I think it’s important to note that the reward isn’t always what you think it is. It can be obvious when you have a habit like exercise or eating treats where you get a dopamine rush — its something that feels good. But sometimes rewards for a habit like avoidance or procrastination are less obvious. In this case your brain is rewarded with the feeling (correct or not) that it has kept you safe from something it perceived as harmful. It could be as simple as “rewarding” you by not having to do the work, nevermind the fact that it sabotaged you and set you up for more work later.


In Atomic Habits, James Clear builds upon the work of Duhigg, showing how the small habit you think won’t make a difference, truly can when you give it the time it needs to grow and you focus on the system to create the change. I appreciate his focus on systems as system development is a big part of what I do as a coach and I see their effectiveness firsthand when working with clients.

Clears says “Habits are the compound interest of self improvement”. Simply put, habits allow you to start small yet create big change in your life.

His habit framework is called the HABIT LOOP with 4 stages: cue, craving, response, reward

The cue triggers a craving, which motivates a response (habit), which provides a reward, which satisfies the craving and, ultimately, becomes associated with the cue. Together, these four steps form a neurological feedback loop. For example: You wake up (cue). You want to feel alert. (craving) You drink a cup of coffee. (response) You satisfy your craving to feel alert. (reward) Drinking coffee becomes associated with waking up. Yep. I can confirm that’s accurate!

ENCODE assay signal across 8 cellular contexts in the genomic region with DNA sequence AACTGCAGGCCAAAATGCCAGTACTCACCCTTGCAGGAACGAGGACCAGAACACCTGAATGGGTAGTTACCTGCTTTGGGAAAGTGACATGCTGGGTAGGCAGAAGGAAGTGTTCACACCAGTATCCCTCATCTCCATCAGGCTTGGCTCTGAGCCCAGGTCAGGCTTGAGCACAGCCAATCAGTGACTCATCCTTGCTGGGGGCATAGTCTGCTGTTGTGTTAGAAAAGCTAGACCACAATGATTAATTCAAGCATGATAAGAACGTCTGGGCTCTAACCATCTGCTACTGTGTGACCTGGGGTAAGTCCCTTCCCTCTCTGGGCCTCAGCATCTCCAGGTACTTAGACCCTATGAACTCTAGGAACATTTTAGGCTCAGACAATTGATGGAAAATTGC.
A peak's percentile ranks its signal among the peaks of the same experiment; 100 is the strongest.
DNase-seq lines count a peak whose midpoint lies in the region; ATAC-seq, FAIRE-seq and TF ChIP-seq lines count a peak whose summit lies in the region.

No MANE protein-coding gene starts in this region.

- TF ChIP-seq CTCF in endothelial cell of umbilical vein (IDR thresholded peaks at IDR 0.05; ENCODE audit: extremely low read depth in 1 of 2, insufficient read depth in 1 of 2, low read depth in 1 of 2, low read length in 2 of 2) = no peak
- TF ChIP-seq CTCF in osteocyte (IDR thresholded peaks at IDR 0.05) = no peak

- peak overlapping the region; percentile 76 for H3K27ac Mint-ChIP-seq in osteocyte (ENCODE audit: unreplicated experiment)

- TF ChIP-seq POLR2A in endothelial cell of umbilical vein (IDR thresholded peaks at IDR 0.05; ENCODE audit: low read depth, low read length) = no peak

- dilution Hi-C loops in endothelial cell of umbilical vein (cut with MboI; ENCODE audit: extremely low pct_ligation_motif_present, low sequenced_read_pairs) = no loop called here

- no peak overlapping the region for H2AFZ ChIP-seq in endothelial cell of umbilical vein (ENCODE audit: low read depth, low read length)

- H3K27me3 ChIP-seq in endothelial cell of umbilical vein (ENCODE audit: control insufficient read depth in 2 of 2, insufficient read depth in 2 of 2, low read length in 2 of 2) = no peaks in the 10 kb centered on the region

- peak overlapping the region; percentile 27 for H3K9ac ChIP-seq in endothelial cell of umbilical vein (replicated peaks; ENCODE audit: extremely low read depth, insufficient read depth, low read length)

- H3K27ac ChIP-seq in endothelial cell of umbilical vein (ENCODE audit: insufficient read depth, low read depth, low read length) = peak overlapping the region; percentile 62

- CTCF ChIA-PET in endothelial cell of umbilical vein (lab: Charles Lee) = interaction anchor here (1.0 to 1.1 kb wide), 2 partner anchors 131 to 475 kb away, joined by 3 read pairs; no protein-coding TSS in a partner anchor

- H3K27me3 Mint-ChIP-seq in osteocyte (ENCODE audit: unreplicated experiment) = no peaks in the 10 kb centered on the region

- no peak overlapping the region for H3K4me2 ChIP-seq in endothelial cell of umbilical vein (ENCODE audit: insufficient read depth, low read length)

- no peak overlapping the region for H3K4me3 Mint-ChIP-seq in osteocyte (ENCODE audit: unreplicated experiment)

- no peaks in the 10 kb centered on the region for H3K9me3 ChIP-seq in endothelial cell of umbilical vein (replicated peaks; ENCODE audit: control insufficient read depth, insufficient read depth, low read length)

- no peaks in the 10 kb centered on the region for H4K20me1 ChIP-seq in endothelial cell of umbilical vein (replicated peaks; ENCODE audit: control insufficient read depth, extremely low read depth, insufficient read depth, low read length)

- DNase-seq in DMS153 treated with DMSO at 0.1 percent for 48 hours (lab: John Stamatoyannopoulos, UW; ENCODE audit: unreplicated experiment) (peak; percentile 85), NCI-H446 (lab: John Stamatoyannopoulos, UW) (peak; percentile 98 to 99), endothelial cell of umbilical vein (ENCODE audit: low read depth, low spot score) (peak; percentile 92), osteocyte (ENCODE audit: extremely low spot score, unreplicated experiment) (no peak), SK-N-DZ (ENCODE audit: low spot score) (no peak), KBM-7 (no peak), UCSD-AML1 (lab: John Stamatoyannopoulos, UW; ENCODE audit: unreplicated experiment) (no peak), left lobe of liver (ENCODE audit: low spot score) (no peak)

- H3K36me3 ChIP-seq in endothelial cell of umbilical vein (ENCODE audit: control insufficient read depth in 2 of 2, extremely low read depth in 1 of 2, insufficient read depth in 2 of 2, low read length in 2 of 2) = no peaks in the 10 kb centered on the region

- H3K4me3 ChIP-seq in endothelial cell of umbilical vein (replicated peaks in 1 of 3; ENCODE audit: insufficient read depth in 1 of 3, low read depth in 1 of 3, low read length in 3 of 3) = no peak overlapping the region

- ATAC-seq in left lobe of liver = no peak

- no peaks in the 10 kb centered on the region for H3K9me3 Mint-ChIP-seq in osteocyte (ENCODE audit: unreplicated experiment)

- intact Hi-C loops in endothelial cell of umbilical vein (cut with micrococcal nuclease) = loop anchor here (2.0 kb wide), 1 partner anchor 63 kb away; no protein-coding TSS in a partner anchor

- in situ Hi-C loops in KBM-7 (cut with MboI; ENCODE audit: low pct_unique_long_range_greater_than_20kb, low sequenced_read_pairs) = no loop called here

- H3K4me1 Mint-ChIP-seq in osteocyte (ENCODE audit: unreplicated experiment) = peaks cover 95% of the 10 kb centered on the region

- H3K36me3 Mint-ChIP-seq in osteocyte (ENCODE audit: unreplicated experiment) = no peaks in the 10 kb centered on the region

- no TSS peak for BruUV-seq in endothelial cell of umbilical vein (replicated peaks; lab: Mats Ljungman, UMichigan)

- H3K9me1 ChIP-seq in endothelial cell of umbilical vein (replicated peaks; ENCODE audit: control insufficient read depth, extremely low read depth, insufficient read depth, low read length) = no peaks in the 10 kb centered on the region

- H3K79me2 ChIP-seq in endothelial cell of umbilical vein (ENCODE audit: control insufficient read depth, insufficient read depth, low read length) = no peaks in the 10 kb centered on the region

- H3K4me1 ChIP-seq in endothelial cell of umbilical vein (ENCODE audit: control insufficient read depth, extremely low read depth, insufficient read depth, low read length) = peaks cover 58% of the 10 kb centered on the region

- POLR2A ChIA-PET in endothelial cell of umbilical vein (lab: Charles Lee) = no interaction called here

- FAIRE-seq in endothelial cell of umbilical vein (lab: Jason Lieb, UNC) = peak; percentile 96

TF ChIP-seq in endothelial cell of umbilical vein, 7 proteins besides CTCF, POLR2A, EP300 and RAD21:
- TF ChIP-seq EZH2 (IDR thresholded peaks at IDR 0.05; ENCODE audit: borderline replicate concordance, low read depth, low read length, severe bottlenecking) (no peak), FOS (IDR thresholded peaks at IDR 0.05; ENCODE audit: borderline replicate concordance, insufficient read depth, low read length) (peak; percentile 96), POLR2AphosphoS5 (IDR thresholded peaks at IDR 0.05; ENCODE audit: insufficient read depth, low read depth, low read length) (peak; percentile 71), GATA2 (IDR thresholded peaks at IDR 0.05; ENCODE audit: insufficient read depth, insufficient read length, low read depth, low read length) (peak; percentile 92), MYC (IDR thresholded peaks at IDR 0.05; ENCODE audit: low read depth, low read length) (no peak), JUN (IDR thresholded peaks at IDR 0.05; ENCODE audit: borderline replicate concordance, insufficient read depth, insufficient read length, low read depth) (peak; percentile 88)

Clear offers a simple set of rules he calls laws to create good habits and break bad ones. For good habits, you must make the cue obvious, the craving attractive, the response easy, and the reward satisfying. And to break bad habits, you must invert those. Essentially, it means to set up good habits to be attractive and do the opposite for the bad. That’s a simplistic summary of a very detailed set of laws, so I highly recommend reading his book.

As Inigo Montoya says in The Princess Bride “Let me explain. No, there is too much. Let me sum up”

For now let’s focus on your action steps for today.

For both habit development and change, you must decide what you want to achieve and understand what reward you are truly receiving from the habit you want to change. The better you understand your response and the components of a habit, the better you’ll be able to shift your approach and environment to make the changes you desire.

When working with habits, think of the acronym STEP: Scope, Time, Exchange, Prize